The eye of the law of God was not dim when from the first transgression in the garden, through the vista of succeeding ages it could see and testify of the coming of the great law-fulfiller, and with sufficient natural force, hold him responsible for the transgressions of all his members. In all its types and predictions, the undimmed eye of the law was steadfastly fixed on him who should come, as in the volume of the book it was written of him, not to destroy the law or the prophets, but to fulfill them; to do and suffer all that was written of him in the law, and in the prophets, and in the psalms. And when the fullness of time had come, and God sent forth his own Son, who was made under the law to redeem them that were under its dominion and curse, the eye of the law was quick to recognize him, and to testify of him. And when the last great struggle came on, although, to follow the figure, the law had attained its hundred and twentieth year; old as it was, and about to yield its dominion to our spiritual Joshua, yet its eye could distinctly see all the iniquities of the people of God as laid on him, and with infallible accuracy summed up the crushing aggregate, and exacted the last jot and tittle at his bleeding hands.

Nor was its natural force abated! The nature of the law was inexorable and its force irresistible; stronger than the foundations of the universe were its inflexible demands, for although heaven and earth shall pass away, not a jot or tittle of the law could fail till all was fulfilled.

But perhaps the omniscience, and the omnipotent force of the law has been more clearly taught, and more sensibly understood by the children of God, in their own personal experience. When the commandment or law came, sin revived, and I died.

Reader, hast thou known the searching scrutiny and almighty power of the divine law in thine own case? When first quickened by the entrance of divine life, did you not indulge a hope that the law was blind, or that the eye of the law was at least dim, to the enormity of thy guilt? Did you not flatter yourself that it would be lenient with you, and in pity overlook what you in ignorance had done? Did you not propose in your mind to compromise the matter by doing the best you could, in hope that the law would accept that, and not exact a perfect and perpetual obedience, such as you could never attain unto? But no good resolutions, no penitential sighs, no ardent prayers, no flowing tears, nor overflowing grief could dim the eye of the law. It looked into the deep and hidden recesses of your heart, the secret chambers of your soul, and dragged into the broad glare of light such depravity and guilt as you had never dreamed were lurking in your nature. You found that you could hide nothing from the piercing eye of God’s holy law. Guilt-stricken and in despair, you laid your hand upon your mouth, and cried in deep conviction, Guilty and unclean!

Nor, in your case, was the natural force, the force of that law whose nature was holy, just and good, which is exceeding broad, and invested with the authority of God himself, in the least degree abated. It still possessed all the force which it displayed when its thunder tones made Sinai tremble to her base, the mountains skip like rams, and the hills like lambs. You died. All your legal hopes gave up the ghost; for you could not meet its stern demands, nor hide from its searching gaze, and never will you be permitted to forget that the eye of the law was not dim, nor its natural force abated.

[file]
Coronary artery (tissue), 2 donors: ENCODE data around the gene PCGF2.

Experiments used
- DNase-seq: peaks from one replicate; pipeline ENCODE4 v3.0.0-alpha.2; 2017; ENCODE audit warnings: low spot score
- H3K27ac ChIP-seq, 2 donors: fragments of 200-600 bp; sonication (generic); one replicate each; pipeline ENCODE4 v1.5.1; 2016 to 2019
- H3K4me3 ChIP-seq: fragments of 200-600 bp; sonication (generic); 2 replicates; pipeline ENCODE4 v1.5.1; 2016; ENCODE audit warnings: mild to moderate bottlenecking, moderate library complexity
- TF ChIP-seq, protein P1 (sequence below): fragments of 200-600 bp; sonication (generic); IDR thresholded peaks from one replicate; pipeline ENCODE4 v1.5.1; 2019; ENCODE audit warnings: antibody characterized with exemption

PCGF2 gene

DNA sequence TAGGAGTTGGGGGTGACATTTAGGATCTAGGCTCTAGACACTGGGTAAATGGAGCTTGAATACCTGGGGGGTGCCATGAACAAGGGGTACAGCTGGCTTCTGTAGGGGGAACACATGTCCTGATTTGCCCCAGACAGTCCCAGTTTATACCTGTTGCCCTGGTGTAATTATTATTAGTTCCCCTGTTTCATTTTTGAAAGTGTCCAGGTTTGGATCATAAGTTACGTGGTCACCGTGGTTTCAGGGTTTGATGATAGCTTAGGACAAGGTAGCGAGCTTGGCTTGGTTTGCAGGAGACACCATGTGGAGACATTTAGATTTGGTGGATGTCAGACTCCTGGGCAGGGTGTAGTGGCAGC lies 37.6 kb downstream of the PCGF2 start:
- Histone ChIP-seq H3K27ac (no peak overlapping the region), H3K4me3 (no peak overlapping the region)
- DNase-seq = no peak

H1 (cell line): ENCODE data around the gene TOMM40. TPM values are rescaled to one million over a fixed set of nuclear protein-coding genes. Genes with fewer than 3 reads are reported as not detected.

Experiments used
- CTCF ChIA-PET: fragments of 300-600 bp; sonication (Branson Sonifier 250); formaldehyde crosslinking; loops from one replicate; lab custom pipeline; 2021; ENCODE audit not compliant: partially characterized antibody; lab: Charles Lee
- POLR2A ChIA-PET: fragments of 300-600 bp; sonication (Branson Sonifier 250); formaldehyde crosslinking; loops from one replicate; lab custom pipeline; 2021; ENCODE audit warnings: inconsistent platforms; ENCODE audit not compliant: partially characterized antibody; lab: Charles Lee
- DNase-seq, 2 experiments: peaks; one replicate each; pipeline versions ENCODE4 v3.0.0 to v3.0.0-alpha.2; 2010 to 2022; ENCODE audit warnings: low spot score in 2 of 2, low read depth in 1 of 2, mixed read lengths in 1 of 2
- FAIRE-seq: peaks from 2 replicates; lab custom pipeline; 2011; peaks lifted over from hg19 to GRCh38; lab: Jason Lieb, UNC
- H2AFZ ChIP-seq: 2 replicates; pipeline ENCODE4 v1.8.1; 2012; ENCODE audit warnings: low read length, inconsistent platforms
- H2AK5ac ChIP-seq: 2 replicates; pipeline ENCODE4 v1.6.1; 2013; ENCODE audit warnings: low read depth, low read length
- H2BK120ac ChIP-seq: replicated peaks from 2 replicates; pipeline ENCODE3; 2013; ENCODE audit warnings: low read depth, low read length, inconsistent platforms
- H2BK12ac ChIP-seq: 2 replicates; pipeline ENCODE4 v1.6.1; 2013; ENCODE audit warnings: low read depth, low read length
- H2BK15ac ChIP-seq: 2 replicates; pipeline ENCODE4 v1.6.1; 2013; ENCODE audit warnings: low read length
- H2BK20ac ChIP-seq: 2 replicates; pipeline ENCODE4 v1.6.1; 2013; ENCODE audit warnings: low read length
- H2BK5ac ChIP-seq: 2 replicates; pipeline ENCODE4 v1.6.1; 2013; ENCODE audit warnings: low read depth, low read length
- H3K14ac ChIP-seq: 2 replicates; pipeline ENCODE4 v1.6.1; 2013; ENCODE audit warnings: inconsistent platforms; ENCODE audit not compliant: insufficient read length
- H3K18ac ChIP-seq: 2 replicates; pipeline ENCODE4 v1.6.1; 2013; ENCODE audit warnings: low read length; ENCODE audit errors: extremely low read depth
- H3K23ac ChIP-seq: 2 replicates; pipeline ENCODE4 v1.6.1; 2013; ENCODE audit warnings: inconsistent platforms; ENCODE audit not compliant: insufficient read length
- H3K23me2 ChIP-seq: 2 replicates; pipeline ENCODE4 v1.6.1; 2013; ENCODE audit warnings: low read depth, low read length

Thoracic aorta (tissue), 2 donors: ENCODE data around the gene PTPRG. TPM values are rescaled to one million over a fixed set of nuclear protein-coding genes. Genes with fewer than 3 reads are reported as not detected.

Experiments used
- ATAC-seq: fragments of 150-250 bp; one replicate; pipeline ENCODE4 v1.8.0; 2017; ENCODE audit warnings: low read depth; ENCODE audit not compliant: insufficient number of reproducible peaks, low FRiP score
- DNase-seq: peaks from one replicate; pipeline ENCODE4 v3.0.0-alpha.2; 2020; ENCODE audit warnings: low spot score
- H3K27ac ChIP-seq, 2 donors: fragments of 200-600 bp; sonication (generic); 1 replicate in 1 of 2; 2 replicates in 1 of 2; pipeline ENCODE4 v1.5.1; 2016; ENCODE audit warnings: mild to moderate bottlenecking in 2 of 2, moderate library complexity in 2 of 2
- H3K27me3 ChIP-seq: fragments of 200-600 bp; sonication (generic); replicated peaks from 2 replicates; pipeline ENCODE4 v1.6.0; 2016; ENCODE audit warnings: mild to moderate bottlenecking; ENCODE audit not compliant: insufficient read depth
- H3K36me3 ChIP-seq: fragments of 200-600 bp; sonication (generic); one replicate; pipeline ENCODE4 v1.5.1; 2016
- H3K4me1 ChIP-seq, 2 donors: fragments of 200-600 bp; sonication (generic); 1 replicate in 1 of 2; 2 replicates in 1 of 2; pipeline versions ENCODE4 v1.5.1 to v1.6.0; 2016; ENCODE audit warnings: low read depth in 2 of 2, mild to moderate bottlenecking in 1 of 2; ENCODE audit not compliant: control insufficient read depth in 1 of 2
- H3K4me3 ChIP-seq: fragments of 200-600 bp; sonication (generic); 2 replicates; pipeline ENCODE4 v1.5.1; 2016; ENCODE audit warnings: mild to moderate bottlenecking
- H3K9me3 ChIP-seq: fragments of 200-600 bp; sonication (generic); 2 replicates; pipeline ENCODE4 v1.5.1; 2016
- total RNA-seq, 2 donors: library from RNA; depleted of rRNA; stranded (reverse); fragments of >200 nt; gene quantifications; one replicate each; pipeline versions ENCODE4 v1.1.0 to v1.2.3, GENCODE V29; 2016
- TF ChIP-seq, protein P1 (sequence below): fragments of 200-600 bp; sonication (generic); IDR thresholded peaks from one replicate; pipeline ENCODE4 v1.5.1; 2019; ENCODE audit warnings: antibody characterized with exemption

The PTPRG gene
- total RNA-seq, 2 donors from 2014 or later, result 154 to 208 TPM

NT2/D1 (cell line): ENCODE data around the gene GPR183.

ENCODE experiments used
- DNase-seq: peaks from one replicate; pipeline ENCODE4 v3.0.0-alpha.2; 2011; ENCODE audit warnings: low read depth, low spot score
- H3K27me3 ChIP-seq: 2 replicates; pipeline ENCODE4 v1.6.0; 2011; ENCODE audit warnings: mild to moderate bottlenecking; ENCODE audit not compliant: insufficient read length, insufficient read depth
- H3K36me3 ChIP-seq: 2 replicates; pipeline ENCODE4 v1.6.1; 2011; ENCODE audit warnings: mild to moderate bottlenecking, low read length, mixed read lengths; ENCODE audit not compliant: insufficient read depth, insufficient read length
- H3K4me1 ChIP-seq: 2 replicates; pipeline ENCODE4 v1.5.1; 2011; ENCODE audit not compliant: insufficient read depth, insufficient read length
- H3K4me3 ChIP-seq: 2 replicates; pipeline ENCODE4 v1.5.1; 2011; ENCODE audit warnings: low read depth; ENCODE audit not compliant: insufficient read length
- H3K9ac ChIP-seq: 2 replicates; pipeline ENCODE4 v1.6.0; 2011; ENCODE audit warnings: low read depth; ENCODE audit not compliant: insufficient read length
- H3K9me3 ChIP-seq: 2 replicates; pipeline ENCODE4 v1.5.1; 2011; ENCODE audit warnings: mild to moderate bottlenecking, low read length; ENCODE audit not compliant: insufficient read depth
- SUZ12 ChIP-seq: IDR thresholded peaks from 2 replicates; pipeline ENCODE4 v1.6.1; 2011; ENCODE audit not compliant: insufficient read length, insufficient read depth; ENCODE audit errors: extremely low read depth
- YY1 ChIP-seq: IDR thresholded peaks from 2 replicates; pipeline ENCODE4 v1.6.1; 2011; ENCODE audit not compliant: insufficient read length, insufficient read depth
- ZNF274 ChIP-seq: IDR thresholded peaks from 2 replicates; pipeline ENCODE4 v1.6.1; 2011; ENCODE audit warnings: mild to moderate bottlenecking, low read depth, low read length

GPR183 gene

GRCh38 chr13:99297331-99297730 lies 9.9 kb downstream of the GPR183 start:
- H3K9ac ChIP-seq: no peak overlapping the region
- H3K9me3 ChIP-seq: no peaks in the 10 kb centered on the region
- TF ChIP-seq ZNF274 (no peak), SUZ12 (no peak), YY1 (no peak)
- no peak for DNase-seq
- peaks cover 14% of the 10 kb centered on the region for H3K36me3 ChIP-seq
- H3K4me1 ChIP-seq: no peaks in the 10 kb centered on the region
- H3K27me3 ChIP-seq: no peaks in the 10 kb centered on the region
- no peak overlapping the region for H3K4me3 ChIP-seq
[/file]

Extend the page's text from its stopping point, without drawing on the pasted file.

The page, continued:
The reason assigned why Moses and Aaron could not go into the promised land, was because of the smiting of the rock from whence water came forth for the salvation of Israel. Paul said, “And that rock was Christ (I Corinthians 10:4).” If then the apostle could recognize in the smitten rock a type of Christ; we may reasonably conclude that Moses and Aaron in the same connection represented the law and the Levitical priesthood, and the application of the figure is seen, when he who is the Rock of our salvation was smitten by the law; and from him as the fountain of living water, the river of life gushed forth. But the law could hold dominion over God’s redeemed people no longer; it could pursue them no further. Not because of any inefficiency in the law to execute its legitimate or natural functions; for its eye was not dim, nor its natural force abated. Like Moses in the figure, retaining all his powers and strength of vision until he died, so the law remained in all its force until its demands were fulfilled. And then, in full force and vigor, it died. It died in all its relations to the Israel of God, the same as Moses’ power and dominion ceased to the Hebrews when he expired on Mount Nebo. Moses was succeeded by Joshua, whose name and work made him the special type of our spiritual Joshua, or Jesus. Both names signify a Savior. Now then, we see that Moses could not bring the chosen tribes to rest; to that promised land which prefigured the gospel kingdom of Christ. But Jesus our spiritual Joshua, or leader, having received from the rod in Moses’ hand, the stroke due to our transgressions, having fulfilled all the demands of the law and justice of God, has finished transgression, and made an end of sin; has brought in everlasting righteousness. He has redeemed his people from the dominion, as well as from the curse of the law; and they are now dead to the law by the body of Christ, and the old husband to whom they were bound being dead to them, there remained no legal impediment to their marriage unto him that is risen from the dead, that they should henceforth bring forth fruit unto God. “There is therefore now no condemnation to them who are in Christ Jesus, who walk not after the flesh, but after the spirit. For the law of the spirit of life in Christ Jesus hath made me free from the law of sin and death (Romans 8:1,2).”

“Israel rejoice, now Joshua leads!
He’ll bring your tribes to rest;
So far the Savior’s name exceeds
The ruler and the priest.”

Middletown, N.Y.
March 15, 1865.

Elder Gilbert Beebe
Editorials Volume 6
Pages 158 - 162